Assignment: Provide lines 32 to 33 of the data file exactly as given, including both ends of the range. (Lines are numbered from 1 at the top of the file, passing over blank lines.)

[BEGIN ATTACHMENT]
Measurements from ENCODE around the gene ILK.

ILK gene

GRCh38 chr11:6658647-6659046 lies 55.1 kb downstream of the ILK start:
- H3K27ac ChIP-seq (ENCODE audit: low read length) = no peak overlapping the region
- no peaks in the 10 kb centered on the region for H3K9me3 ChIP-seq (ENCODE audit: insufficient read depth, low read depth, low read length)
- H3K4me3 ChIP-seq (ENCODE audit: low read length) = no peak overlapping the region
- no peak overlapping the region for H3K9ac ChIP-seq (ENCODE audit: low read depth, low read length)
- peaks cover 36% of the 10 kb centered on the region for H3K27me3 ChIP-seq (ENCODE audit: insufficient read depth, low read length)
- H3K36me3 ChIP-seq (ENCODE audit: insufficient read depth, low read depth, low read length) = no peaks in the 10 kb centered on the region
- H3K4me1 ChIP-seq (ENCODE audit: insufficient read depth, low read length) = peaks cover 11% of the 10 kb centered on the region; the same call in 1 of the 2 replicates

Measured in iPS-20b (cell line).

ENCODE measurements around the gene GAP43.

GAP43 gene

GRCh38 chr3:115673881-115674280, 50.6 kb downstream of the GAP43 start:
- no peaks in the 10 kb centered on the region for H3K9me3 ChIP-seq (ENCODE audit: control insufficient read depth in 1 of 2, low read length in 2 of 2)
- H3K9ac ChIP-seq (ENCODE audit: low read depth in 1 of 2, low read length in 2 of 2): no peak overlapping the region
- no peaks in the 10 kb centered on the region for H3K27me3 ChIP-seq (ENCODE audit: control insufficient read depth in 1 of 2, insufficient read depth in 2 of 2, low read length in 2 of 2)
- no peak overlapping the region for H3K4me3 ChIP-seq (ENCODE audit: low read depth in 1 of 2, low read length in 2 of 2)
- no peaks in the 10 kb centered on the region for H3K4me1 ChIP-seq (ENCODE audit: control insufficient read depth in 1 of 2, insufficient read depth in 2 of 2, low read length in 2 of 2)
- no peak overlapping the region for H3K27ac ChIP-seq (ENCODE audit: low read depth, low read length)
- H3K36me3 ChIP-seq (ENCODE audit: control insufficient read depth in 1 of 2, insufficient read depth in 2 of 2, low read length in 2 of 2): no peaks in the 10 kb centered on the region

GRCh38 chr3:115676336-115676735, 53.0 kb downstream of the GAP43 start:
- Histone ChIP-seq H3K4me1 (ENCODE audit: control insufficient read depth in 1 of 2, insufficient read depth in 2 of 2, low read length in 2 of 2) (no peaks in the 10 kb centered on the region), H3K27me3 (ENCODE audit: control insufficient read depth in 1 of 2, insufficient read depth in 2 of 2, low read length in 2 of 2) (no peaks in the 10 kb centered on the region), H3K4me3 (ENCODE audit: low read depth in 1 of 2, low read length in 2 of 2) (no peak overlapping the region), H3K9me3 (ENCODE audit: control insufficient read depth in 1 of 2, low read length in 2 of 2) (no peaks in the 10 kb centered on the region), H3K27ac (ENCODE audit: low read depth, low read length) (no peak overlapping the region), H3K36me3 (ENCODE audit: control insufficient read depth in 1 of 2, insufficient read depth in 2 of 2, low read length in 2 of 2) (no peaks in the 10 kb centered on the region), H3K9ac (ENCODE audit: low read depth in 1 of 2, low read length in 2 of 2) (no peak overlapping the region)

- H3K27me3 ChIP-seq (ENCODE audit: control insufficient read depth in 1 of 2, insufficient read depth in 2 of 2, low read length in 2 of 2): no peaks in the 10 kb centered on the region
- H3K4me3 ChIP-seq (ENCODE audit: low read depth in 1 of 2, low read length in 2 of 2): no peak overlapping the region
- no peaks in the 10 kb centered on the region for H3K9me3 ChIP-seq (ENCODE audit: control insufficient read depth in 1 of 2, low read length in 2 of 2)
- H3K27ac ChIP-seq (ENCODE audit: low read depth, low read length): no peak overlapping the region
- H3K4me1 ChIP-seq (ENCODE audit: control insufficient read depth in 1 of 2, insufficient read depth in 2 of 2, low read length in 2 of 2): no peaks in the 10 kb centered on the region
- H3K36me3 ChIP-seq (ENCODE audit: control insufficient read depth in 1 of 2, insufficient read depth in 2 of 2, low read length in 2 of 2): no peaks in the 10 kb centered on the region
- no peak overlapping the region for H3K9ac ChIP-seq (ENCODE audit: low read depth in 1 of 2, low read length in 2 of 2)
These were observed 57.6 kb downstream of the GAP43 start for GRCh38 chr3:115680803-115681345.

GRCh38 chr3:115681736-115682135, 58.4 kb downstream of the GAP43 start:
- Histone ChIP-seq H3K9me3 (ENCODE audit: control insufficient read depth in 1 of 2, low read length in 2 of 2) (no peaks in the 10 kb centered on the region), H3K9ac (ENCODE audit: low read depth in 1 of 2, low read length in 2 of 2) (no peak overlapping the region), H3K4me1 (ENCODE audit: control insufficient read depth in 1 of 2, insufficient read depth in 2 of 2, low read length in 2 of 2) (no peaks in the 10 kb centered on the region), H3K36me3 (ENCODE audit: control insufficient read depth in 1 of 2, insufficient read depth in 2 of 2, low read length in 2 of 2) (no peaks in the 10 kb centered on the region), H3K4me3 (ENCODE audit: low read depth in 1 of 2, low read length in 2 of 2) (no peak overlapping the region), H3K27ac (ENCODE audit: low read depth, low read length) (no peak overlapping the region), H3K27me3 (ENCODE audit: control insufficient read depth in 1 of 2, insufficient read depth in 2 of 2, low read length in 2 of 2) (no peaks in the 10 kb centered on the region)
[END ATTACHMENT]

GRCh38 chr3:115681736-115682135, 58.4 kb downstream of the GAP43 start:
- Histone ChIP-seq H3K9me3 (ENCODE audit: control insufficient read depth in 1 of 2, low read length in 2 of 2) (no peaks in the 10 kb centered on the region), H3K9ac (ENCODE audit: low read depth in 1 of 2, low read length in 2 of 2) (no peak overlapping the region), H3K4me1 (ENCODE audit: control insufficient read depth in 1 of 2, insufficient read depth in 2 of 2, low read length in 2 of 2) (no peaks in the 10 kb centered on the region), H3K36me3 (ENCODE audit: control insufficient read depth in 1 of 2, insufficient read depth in 2 of 2, low read length in 2 of 2) (no peaks in the 10 kb centered on the region), H3K4me3 (ENCODE audit: low read depth in 1 of 2, low read length in 2 of 2) (no peak overlapping the region), H3K27ac (ENCODE audit: low read depth, low read length) (no peak overlapping the region), H3K27me3 (ENCODE audit: control insufficient read depth in 1 of 2, insufficient read depth in 2 of 2, low read length in 2 of 2) (no peaks in the 10 kb centered on the region)